PARIS — France has been suffering from continual riots since Oct. 27, which have resulted in one death as well as considerable damage to private and public property.
Many of the youths involved in the violence are the French-born children of sub-Saharan and North African immigrants who have expressed frustration with racism and lack of economic opportunity.
NBC News' Jim Maceda has been covering the story and discusses the roots of the rioters' discontent.
France has long had a model of integration based on the idea that if you speak French and adopt its culture, the you will be accepted as French — in a sense, turning a blind eye to multiculturalism. In addition, it has resisted the concept of affirmative action. How have these riots laid bare the failures of that policy?
Of course, the French ideal or model of integration has always been a very lofty goal. The French have always been extremely proud of this system that they felt applied to all French — blind to color, blind to creed. The idea was that once you arrived in France and adopted French values, paid your taxes, and learned the French language, then you, for all intents and purposes, are part of a French society, and equal to everyone else.
The idea was kind of like Communism — it worked on paper, but not in reality. It did do OK for the first 20 years or so with the first wave of Algerian immigration that began after the war in Algeria in the late 1950s. Why? Basically because the French economy was moving along briskly and there were enough jobs to go around.
However, in the last five to ten years, since a period of stagnation has set in for the French economy, the problems have really begun.
The Arab and African immigrant families never had the best education or the best access to jobs, but when there were enough jobs to go around, things were not at a crisis. Now that the slice of the pie is so thin and those that do get the few jobs tend to be white, that has triggered a lot of the current problems and the ghetto-ization of the immigrant community.
Part of the French model of integration was in the “cites,” the term they use here to describe the low-income or block housing. The idea was to create immigrant towns and attach them to pre-existing, older cities. Originally, they were considered cutting-edge for many of these immigrants because they incorporated schools and created local jobs. All of that worked out well for a time.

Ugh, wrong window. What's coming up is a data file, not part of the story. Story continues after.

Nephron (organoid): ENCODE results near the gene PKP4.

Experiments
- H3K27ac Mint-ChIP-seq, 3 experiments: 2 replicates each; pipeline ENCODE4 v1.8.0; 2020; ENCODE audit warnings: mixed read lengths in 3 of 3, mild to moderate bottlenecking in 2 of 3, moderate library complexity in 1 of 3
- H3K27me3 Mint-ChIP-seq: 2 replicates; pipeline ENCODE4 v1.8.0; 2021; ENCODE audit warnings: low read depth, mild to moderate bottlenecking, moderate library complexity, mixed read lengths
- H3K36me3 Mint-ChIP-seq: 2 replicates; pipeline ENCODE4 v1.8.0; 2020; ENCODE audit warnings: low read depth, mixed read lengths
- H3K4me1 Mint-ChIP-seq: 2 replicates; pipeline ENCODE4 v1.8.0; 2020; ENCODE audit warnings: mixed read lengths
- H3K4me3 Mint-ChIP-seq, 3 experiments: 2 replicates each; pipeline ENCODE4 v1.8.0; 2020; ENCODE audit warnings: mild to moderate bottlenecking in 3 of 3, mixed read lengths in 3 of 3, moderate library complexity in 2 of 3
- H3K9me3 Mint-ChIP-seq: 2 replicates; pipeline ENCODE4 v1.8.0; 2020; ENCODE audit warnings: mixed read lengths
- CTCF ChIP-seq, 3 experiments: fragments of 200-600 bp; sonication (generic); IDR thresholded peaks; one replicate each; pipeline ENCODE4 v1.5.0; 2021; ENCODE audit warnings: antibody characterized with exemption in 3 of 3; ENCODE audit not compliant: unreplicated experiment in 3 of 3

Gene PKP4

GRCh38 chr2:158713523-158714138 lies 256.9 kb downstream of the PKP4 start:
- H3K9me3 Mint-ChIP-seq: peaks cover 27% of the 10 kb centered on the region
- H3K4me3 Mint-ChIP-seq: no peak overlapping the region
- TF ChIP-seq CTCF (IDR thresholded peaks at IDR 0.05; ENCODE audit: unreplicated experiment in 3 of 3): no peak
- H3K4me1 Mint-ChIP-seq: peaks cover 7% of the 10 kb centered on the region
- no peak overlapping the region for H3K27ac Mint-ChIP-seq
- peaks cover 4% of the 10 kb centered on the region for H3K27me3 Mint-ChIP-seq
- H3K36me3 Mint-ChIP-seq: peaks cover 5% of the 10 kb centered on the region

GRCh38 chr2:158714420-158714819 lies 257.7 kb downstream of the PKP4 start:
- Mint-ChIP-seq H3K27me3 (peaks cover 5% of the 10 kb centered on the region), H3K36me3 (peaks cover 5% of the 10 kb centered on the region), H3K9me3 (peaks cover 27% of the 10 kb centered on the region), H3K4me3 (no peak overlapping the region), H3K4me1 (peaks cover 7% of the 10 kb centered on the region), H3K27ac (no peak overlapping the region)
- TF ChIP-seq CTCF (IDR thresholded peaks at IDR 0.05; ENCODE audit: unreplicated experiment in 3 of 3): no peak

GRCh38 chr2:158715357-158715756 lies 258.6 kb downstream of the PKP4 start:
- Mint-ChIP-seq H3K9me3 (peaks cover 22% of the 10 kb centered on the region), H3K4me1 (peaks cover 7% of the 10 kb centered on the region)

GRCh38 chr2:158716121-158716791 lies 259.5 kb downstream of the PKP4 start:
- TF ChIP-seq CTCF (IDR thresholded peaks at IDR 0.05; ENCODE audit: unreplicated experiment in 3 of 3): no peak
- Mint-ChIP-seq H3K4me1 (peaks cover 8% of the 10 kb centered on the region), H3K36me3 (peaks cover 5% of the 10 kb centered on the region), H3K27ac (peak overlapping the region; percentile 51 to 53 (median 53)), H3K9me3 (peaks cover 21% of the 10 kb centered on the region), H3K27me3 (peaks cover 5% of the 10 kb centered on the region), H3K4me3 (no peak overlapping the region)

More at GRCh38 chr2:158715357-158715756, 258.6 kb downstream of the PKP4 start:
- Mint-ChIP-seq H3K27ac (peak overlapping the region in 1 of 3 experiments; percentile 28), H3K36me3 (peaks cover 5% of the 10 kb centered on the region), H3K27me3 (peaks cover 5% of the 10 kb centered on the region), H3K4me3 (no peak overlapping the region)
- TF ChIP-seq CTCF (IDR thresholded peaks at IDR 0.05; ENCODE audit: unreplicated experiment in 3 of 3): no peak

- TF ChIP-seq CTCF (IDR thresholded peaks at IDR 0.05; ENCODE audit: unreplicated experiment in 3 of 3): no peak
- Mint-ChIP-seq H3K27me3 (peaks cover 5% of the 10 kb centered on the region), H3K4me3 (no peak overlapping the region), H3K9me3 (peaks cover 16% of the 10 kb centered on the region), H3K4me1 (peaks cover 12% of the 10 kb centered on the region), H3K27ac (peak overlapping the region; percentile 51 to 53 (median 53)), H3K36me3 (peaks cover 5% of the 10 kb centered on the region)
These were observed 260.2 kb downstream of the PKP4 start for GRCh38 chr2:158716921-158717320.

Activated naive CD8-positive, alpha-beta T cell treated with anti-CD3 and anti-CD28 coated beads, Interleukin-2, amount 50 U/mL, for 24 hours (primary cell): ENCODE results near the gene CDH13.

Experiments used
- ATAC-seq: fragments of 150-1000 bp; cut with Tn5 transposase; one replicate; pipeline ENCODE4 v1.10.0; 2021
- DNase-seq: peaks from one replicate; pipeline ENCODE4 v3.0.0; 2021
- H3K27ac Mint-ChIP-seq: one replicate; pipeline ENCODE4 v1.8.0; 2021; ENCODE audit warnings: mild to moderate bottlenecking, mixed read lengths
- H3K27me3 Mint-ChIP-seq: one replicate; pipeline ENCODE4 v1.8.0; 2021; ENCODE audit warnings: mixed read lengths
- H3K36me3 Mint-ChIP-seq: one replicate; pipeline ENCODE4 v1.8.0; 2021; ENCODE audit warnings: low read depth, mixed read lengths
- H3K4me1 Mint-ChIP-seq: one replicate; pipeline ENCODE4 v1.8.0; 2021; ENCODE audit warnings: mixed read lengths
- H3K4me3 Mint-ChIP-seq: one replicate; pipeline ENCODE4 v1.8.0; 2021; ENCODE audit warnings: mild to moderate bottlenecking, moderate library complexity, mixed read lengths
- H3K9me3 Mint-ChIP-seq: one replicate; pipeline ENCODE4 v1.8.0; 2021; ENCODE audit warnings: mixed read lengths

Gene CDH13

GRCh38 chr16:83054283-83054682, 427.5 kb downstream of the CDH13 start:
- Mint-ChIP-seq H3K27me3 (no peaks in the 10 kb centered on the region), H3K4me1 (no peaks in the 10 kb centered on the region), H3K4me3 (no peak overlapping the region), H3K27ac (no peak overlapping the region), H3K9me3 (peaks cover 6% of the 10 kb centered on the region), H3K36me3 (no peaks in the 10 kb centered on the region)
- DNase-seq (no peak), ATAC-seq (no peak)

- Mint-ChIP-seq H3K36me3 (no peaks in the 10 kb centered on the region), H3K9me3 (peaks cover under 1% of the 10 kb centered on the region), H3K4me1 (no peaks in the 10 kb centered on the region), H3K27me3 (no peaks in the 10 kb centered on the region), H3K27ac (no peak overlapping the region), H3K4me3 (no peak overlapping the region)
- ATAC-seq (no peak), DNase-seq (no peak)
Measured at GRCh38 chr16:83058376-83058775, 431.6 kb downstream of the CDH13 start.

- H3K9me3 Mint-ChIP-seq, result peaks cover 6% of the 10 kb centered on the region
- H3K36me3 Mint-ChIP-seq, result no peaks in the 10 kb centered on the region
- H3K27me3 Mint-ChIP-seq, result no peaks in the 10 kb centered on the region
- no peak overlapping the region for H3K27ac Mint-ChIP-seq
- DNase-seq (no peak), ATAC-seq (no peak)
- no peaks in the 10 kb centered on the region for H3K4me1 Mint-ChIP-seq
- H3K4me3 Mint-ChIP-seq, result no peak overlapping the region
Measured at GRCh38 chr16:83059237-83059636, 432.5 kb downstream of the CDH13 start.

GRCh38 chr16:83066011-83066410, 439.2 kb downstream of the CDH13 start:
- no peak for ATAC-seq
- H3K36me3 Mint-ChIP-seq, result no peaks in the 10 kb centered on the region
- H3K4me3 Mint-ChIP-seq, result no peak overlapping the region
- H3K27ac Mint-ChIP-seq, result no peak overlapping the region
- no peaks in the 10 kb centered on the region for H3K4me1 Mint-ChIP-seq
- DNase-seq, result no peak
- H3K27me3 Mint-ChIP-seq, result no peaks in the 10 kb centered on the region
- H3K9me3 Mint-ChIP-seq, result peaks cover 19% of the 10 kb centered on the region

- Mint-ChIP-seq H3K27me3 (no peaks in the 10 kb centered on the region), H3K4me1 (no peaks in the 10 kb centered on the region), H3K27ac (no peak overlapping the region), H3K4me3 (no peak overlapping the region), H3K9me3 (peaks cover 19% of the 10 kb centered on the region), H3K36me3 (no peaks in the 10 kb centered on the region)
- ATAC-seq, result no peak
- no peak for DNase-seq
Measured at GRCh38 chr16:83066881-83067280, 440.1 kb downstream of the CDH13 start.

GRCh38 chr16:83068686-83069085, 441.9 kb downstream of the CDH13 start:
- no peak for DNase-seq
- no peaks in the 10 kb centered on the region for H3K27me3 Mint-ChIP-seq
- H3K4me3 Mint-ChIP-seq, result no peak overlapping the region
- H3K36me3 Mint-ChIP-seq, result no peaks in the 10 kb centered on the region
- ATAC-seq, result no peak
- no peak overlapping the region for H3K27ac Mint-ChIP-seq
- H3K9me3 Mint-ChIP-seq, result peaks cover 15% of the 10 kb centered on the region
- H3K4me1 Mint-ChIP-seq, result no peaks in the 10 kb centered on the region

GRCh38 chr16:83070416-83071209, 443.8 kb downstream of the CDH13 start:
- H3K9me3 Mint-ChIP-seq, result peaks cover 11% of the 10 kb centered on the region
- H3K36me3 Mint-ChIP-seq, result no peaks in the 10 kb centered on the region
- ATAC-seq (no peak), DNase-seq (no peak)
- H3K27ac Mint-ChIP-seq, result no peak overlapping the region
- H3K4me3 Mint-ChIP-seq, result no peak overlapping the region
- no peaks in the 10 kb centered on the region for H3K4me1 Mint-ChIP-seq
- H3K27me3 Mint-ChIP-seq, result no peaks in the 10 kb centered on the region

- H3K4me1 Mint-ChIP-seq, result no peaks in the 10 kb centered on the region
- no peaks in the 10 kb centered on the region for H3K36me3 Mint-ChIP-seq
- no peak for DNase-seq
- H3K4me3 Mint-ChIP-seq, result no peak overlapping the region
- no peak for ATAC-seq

But now, 50 years after the “cites” were created, many of them have basically become ghettos because of the economic situation and because of the racial discrimination that basically every Arab or African immigrant believes is hurting him or her directly.
Originally, affirmative action was something that was not necessarily needed here because things economically were moving at a good clip and people from all walks of life had jobs. Now, in this current climate, the feeling is that the government needs to reach out and embrace these people.
The French government was always very sensitive of favoring one group over another group or officially recognizing any minority group here — they felt that would be a destabilizing factor. As a result of that there have never been any affirmative action programs in place.
Many experts today would argue that is just what is needed to level the playing field and to give the Arab and African immigrant families a kick-start to break the cycle of poverty and to get them perhaps out of these ghettos.
Some reporting on the riots has alluded to the idea that there is an Islamic fundamentalist tinge to these riots. Is there any credence to that idea? Can you clarify that idea?